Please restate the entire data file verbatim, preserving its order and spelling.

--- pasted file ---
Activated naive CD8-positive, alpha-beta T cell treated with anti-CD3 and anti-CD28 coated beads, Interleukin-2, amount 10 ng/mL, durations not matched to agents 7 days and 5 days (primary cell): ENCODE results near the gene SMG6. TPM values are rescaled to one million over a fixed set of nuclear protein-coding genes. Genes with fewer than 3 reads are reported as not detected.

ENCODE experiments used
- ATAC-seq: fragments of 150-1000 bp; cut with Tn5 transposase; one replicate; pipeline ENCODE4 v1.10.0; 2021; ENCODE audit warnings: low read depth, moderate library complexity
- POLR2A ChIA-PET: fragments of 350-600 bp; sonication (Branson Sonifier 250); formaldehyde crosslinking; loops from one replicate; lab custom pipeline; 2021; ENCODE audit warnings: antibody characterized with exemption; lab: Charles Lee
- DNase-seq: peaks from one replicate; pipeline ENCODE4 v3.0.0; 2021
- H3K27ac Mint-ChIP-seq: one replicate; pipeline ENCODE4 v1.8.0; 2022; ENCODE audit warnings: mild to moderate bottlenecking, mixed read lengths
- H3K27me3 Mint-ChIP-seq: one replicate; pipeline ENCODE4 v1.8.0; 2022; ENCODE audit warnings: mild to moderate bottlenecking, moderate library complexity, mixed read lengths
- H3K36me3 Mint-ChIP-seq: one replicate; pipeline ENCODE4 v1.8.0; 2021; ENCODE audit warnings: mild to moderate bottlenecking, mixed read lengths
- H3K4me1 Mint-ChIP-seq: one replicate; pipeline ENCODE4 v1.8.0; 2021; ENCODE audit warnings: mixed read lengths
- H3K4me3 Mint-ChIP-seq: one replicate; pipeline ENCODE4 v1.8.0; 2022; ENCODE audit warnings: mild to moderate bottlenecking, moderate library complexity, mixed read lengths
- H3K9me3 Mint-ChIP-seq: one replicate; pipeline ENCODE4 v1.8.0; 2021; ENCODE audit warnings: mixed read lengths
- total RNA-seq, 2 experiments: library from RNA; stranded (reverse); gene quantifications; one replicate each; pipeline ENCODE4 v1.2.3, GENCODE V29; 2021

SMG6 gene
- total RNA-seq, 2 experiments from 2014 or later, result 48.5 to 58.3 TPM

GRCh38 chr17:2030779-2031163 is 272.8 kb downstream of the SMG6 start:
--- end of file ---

Activated naive CD8-positive, alpha-beta T cell treated with anti-CD3 and anti-CD28 coated beads, Interleukin-2, amount 10 ng/mL, durations not matched to agents 7 days and 5 days (primary cell): ENCODE results near the gene SMG6. TPM values are rescaled to one million over a fixed set of nuclear protein-coding genes. Genes with fewer than 3 reads are reported as not detected.

ENCODE experiments used
- ATAC-seq: fragments of 150-1000 bp; cut with Tn5 transposase; one replicate; pipeline ENCODE4 v1.10.0; 2021; ENCODE audit warnings: low read depth, moderate library complexity
- POLR2A ChIA-PET: fragments of 350-600 bp; sonication (Branson Sonifier 250); formaldehyde crosslinking; loops from one replicate; lab custom pipeline; 2021; ENCODE audit warnings: antibody characterized with exemption; lab: Charles Lee
- DNase-seq: peaks from one replicate; pipeline ENCODE4 v3.0.0; 2021
- H3K27ac Mint-ChIP-seq: one replicate; pipeline ENCODE4 v1.8.0; 2022; ENCODE audit warnings: mild to moderate bottlenecking, mixed read lengths
- H3K27me3 Mint-ChIP-seq: one replicate; pipeline ENCODE4 v1.8.0; 2022; ENCODE audit warnings: mild to moderate bottlenecking, moderate library complexity, mixed read lengths
- H3K36me3 Mint-ChIP-seq: one replicate; pipeline ENCODE4 v1.8.0; 2021; ENCODE audit warnings: mild to moderate bottlenecking, mixed read lengths
- H3K4me1 Mint-ChIP-seq: one replicate; pipeline ENCODE4 v1.8.0; 2021; ENCODE audit warnings: mixed read lengths
- H3K4me3 Mint-ChIP-seq: one replicate; pipeline ENCODE4 v1.8.0; 2022; ENCODE audit warnings: mild to moderate bottlenecking, moderate library complexity, mixed read lengths
- H3K9me3 Mint-ChIP-seq: one replicate; pipeline ENCODE4 v1.8.0; 2021; ENCODE audit warnings: mixed read lengths
- total RNA-seq, 2 experiments: library from RNA; stranded (reverse); gene quantifications; one replicate each; pipeline ENCODE4 v1.2.3, GENCODE V29; 2021

SMG6 gene
- total RNA-seq, 2 experiments from 2014 or later, result 48.5 to 58.3 TPM

GRCh38 chr17:2030779-2031163 is 272.8 kb downstream of the SMG6 start: